17. ^ Historic England. "St Thomas A Beckett Church (1136393)". National Heritage List for England. Retrieved 27 July 2007.
  18. ^ "St Thomas A Beckett Church". English Heritage Buildings at Risk Register. Archived from the original on 26 August 2011. Retrieved 9 April 2011.
  19. ^ "For Sale — Pensford Church". Chew Valley Gazette. October 2007.
  20. ^ "Church sold". Mendip Times. May 2008.
  21. ^ a b Mason, Edmund J. & Mason, Doreen (1982). Avon Villages. Robert Hale Ltd. ISBN 0-7091-9585-0.
  22. ^ Historic England. "Pensford Lock (1129494)". National Heritage List for England. Retrieved 1 July 2008.
  23. ^ Historic England. "George and Dragon (1136411)". National Heritage List for England. Retrieved 1 July 2008.
  24. ^ Historic England. "149 High Street (1365672)". National Heritage List for England. Retrieved 22 April 2006.
  25. ^ Historic England. "Bridge House (1136398)". National Heritage List for England. Retrieved 22 April 2006.
  26. ^ Historic England. "Bridge over the River Chew (1129492)". National Heritage List for England. Retrieved 22 April 2006.
  27. ^ Historic England. "Gill's G.V. Shoe Shop — Row of 6 cottages (1129493)". National Heritage List for England. Retrieved 22 April 2006.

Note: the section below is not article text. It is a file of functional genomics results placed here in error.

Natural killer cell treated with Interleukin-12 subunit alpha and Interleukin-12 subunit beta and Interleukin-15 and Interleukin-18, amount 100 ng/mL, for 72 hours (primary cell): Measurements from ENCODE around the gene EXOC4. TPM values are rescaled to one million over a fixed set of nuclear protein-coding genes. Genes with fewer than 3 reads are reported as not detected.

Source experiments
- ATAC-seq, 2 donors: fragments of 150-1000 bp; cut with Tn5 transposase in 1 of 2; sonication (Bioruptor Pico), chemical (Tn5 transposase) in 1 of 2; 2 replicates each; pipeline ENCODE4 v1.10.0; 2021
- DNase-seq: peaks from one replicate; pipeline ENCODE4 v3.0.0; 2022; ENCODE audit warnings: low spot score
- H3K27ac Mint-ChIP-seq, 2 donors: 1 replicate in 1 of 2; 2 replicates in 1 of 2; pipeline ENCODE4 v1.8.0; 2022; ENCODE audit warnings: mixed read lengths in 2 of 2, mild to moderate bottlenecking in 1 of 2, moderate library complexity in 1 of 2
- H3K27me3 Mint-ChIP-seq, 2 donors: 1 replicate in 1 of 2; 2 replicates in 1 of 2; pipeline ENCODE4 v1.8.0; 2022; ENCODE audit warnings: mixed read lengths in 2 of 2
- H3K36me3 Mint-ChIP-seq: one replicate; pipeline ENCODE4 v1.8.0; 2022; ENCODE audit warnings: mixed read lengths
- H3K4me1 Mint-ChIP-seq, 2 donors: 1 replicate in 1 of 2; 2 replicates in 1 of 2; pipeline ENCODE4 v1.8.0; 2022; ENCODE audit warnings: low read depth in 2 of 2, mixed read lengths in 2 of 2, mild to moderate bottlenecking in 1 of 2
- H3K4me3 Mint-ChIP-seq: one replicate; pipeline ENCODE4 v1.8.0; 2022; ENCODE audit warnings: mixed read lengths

28. ^ Historic England. "129-131 High Street (1136406)". National Heritage List for England. Retrieved 22 April 2006.
  29. ^ Historic England. "Old Bakery (1312807)". National Heritage List for England. Retrieved 22 April 2006.
  30. ^ Historic England. "Guy's Farm (1194767)". National Heritage List for England. Retrieved 22 April 2006.
  31. ^ Historic England. "Viaduct View (1365671)". National Heritage List for England. Retrieved 22 April 2006.
  32. ^ "Pensford". United Kingdom National Inventory of War memorials. Imperial War Museum. Retrieved 1 July 2008.


  • Durham, I. & M. (1991). Chew Magna and the Chew Valley in old photographs. Redcliffe Press. ISBN 1-872971-61-X.
  • Janes, Rowland, ed. (1987). The Natural History of the Chew Valley. ISBN 0-9545125-2-9.

External links[edit]